Winter Heating Prices Scare States
By Eric Kelderman, Staff Writer
Sticker shock at the gas pump isn't the only energy problem confronting states after Hurricane Katrina ravaged the Gulf Coast early this month.
The storm has shut down oil rigs and refineries in the area, sending gasoline prices toward the $3-a-gallon mark and spurring dozens of states to consider curbing the costs of driving. But it also reduced the region's output of natural gas by 38 percent -- about 7 percent of the nation's total -- according to the U.S. Department of Energy. That has increased already high costs of the popular fuel, with predictions of 37 percent to 70 percent increases in some parts of the country.
The fear of a natural gas spike is spurring officials to seek more money to help low-income residents pay for heating this winter, while others are encouraging energy efficiency, and in the case of Connecticut, challenging the way that utilities charge customers.
Gasoline costs are foremost on state lawmakers' minds since the hurricane hit the oil-rich region. Georgia already has suspended the state's gasoline tax, and West Virginia Gov. Joe Manchin (D) has promised to prevent an annual increase in his state's gas tax.
In addition, Democratic governors in Delaware, Maine, Michigan, New Jersey, Pennsylvania and Wisconsin have asked President Bush to take action against skyrocketing gas prices, and 45 states' attorneys general are making inquiries into potential price-gouging. In Florida, the Department of Children and Families proposed temporarily suspending monthly visits to nearly 50,000 foster children to save on driving costs, but Gov. Jeb Bush (R) nixed that idea the day after it was reported in the media.
But the storm's impact on the natural gas supply also is emerging as a problem that could sting states across the country.
Fifty-two percent of heated U.S. homes use natural gas, and demand has grown steadily as electric utilities increasingly turn to natural gas as a cleaner-burning alternative to coal. But domestic supplies of natural gas have leveled off, and prices have more than doubled in the past three years. Now, the federal energy department estimates that the storm will cost average consumers 37 percent to 50 percent more than they paid for their heat last winter, and parts of the upper Midwest could see a 70 percent increase for natural gas.
The costs of other heating fuels also are projected to rise: heating oil up to 31 percent more; propane up to 40 percent more and electric heating up as much as 17 percent.
"The bottom line is, the era of cheap energy is behind us," said state Rep. Carl Holmes (R) from Liberty, Kan., a vice chairman of the Energy and Electric Utilities Committee of the National Conference of State Legislatures.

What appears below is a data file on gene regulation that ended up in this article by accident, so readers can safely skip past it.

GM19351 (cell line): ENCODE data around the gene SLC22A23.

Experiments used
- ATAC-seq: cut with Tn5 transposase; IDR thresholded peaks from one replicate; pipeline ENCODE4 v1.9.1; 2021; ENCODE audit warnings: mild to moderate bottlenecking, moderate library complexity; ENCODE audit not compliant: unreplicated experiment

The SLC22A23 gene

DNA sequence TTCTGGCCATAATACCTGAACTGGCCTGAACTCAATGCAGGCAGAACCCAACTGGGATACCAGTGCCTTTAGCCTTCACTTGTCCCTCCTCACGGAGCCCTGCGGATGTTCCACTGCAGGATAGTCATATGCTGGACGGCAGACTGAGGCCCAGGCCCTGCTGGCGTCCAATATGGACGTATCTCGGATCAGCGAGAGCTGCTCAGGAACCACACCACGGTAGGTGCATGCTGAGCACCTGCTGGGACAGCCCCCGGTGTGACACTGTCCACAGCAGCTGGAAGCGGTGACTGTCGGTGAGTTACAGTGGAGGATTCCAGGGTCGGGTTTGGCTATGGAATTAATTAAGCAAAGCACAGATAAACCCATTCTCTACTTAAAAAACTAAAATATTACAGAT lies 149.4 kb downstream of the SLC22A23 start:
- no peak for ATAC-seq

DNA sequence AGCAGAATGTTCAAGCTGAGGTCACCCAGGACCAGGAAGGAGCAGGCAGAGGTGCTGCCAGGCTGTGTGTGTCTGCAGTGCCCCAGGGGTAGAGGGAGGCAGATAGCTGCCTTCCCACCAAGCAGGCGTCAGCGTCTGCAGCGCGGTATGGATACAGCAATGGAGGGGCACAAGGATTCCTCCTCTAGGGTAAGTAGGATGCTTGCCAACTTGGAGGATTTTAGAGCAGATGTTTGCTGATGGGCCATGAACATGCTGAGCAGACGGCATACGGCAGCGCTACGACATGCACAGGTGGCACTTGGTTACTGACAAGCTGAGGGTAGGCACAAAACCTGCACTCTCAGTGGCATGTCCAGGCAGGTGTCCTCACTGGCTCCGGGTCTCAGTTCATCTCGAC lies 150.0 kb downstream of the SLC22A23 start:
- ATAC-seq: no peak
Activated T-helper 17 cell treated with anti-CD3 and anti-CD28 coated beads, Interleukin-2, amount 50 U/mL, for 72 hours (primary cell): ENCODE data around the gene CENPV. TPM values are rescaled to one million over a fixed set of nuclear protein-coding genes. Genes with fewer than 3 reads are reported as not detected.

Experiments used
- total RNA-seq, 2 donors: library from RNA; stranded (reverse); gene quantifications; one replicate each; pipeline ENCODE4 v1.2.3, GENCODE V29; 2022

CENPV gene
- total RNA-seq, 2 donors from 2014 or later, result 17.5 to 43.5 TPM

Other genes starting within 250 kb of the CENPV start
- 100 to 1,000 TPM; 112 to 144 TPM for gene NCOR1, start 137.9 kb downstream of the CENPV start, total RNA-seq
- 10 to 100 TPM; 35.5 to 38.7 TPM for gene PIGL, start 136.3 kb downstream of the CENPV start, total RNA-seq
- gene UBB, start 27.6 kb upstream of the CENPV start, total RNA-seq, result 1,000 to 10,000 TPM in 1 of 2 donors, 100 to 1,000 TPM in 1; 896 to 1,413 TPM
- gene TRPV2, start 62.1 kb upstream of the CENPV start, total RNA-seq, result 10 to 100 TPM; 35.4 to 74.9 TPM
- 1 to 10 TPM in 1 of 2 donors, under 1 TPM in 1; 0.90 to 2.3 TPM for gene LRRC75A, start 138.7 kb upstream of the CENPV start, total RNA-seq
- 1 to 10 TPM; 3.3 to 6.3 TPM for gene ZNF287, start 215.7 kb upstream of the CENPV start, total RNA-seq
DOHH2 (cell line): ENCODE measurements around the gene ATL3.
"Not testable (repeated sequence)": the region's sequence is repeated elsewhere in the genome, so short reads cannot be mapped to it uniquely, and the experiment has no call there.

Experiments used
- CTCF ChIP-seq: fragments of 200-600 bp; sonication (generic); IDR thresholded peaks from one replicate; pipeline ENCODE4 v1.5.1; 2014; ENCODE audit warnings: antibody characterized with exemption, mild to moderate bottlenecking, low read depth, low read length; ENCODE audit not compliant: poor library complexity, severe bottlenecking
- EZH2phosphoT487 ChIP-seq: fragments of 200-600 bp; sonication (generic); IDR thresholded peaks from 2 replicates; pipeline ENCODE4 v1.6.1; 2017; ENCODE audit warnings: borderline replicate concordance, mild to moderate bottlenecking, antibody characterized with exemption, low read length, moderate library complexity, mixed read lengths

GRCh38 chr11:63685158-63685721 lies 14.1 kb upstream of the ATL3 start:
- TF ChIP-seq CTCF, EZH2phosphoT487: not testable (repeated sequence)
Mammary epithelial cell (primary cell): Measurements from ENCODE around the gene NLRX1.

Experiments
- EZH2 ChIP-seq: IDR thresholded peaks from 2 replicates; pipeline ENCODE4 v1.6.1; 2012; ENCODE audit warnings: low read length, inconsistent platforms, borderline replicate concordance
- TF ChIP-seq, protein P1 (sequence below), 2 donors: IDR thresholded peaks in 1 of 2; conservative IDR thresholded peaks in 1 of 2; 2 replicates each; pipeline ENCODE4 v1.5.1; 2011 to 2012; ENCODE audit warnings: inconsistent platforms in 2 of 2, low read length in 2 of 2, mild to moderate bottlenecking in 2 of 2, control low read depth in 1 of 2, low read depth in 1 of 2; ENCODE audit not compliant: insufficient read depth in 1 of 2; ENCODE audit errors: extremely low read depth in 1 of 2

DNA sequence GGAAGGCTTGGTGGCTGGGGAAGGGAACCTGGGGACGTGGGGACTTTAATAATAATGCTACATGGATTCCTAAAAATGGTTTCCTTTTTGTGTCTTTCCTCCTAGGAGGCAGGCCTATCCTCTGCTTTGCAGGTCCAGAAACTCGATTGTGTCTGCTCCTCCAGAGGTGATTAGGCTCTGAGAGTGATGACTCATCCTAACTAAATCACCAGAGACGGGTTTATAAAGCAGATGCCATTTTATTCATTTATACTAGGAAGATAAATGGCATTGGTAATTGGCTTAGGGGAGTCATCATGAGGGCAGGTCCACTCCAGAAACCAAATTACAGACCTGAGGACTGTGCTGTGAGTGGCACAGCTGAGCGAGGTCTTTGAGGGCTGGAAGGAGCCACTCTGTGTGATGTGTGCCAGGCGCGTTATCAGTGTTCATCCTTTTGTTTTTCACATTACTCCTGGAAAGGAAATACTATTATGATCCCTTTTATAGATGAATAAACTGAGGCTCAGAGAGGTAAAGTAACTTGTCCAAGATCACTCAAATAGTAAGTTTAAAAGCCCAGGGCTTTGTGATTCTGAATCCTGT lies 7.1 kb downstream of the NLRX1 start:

Scott Pattison, executive director of the National Association of State Budget Officers, said higher natural gas costs are going to cut into states' bottom lines. "Overall, as part of the state budget, it's not huge at this point, but we certainly expect that to change," he said.
One pressing concern for states will be low-income residents who need help paying their heating bills this winter. Higher prices for heating fuels could push more people to seek that assistance, said Mark Wolfe, spokesman for the National Energy Assistance Directors Association. The organization represents state officials who manage the federal Low-Income Heating Assistance Program (LIHEAP) block grants.
Heating bills are projected to rise $611 on average this winter -- more than most low-income families receive in aid, Wolfe said. His association is pushing Congress to increase the amount of LIHEAP money available to the states -- from $1.9 billion currently to the full $3.4 billion authorized in the federal budget.
Montana Gov. Brian Schweitzer (D) supports more federal money but also has proposed an additional $9 million in state taxpayers' dollars to help the poor pay their heating bills. Schweitzer also wants the state to expand programs to weatherize homes and conserve energy.
Pennsylvania also is stressing conservation and has scheduled workshops to help municipal governments reduce their energy costs.
Connecticut Attorney General Richard Blumenthal is challenging the way that utilities in his region charge for power -- a system that sometimes allows coal and nuclear power plants to link their price to higher oil and natural gas costs. Blumenthal's office estimates that change could save consumers and businesses up to $970 million over the next year.
Ellen Foley, a spokeswoman for the region's wholesale power market, said the real problem is that there are not enough diverse sources of energy: Oil and natural gas now provide more than 40 percent of the Northeast's electricity.